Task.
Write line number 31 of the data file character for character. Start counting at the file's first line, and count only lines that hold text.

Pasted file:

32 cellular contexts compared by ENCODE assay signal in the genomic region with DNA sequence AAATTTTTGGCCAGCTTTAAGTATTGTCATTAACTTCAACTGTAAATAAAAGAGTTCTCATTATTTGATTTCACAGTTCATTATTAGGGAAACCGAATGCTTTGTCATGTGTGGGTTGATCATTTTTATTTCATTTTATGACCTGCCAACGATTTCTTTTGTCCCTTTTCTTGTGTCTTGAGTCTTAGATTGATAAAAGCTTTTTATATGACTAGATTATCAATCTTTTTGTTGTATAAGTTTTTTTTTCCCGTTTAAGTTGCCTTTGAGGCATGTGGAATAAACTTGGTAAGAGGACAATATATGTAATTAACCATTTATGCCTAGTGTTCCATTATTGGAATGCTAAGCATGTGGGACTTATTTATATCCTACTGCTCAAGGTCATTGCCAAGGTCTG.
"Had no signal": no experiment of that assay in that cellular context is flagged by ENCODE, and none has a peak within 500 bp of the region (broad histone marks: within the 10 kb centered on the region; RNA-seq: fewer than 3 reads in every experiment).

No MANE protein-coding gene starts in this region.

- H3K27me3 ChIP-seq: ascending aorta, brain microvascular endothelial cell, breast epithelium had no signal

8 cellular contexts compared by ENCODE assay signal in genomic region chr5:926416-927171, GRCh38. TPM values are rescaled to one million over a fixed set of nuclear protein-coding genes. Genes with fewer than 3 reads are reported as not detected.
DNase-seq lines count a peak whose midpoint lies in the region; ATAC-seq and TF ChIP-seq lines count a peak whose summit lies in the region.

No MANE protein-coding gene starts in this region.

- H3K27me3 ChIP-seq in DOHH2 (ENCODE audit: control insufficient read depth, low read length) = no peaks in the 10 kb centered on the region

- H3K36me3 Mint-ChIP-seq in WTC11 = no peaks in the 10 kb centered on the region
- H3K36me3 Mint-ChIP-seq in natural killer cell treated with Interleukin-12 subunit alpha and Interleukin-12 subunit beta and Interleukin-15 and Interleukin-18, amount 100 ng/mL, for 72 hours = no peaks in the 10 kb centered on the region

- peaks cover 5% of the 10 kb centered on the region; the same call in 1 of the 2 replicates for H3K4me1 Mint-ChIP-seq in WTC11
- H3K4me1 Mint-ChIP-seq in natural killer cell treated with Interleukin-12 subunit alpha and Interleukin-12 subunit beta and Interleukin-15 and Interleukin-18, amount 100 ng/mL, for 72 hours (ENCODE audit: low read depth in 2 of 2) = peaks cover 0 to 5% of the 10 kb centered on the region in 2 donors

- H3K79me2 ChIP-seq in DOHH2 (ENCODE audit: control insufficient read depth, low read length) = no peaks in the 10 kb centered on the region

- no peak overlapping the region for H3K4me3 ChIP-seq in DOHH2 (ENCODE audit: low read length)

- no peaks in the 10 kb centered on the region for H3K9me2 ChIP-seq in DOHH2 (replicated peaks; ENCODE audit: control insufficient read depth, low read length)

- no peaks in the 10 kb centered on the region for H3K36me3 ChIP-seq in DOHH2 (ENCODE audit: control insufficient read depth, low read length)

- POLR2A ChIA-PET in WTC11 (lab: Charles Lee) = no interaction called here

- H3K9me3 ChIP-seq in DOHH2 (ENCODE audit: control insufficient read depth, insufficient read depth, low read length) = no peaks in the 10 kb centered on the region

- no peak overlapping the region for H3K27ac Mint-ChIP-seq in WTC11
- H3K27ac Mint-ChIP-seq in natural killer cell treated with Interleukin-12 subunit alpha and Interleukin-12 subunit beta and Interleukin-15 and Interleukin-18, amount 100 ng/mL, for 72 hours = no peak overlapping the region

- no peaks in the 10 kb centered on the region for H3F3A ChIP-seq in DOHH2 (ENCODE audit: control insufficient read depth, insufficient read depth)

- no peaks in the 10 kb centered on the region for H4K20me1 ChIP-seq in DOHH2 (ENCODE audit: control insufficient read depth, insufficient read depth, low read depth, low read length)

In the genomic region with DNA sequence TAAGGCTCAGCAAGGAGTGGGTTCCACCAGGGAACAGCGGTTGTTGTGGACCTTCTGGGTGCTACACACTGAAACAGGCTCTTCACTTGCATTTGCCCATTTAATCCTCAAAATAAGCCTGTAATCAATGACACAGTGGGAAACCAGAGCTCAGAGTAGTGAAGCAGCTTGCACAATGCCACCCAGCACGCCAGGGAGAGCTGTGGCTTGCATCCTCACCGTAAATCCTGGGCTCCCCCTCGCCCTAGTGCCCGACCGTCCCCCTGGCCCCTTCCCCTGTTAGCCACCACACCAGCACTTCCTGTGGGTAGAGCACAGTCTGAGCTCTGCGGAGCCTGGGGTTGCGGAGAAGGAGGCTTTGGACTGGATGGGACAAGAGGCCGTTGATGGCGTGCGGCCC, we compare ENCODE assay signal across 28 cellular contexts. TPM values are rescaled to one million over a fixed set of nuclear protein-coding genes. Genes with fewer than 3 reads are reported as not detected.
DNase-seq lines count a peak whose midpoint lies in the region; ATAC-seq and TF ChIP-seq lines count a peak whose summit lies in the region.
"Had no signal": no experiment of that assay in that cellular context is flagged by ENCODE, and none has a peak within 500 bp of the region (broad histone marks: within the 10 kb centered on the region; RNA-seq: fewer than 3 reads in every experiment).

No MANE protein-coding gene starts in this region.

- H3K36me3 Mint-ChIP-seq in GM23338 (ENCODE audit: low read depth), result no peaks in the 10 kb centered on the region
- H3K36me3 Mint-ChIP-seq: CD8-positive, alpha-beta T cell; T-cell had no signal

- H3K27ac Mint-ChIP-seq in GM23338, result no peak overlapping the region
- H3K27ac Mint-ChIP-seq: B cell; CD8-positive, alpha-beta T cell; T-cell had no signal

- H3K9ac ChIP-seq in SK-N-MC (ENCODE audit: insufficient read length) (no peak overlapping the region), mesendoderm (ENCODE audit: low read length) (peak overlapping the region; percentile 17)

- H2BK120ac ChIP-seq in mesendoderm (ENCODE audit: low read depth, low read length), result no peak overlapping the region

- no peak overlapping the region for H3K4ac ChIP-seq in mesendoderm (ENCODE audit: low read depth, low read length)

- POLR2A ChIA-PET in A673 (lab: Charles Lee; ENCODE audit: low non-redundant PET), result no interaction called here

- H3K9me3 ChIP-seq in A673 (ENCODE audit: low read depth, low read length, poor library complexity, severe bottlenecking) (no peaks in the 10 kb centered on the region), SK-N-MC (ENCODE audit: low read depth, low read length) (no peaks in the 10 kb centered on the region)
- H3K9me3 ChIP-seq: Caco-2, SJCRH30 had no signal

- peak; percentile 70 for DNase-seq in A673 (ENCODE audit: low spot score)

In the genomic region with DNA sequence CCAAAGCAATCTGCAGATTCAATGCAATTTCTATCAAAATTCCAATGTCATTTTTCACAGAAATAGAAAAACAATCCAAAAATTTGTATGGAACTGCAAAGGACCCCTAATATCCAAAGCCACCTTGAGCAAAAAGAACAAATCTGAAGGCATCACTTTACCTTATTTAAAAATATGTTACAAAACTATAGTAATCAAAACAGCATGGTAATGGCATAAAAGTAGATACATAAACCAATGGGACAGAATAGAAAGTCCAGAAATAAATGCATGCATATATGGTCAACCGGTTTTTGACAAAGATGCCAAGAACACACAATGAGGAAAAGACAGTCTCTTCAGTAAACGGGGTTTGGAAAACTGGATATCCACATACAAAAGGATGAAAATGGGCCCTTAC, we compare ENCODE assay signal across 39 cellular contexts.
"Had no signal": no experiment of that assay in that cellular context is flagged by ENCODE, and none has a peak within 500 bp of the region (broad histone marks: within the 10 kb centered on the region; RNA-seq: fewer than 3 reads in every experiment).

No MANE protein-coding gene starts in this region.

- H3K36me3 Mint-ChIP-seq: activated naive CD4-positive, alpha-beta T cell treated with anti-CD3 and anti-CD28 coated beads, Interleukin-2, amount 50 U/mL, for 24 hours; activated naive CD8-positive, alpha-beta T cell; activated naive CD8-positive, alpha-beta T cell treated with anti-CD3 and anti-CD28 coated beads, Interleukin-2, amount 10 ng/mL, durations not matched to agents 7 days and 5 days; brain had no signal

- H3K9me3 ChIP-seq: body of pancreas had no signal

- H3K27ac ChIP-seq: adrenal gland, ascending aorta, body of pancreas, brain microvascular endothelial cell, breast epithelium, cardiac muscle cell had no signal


- H3K9ac ChIP-seq in SK-N-MC (ENCODE audit: insufficient read length) (no peak overlapping the region), mesendoderm (ENCODE audit: low read length) (peak overlapping the region; percentile 17)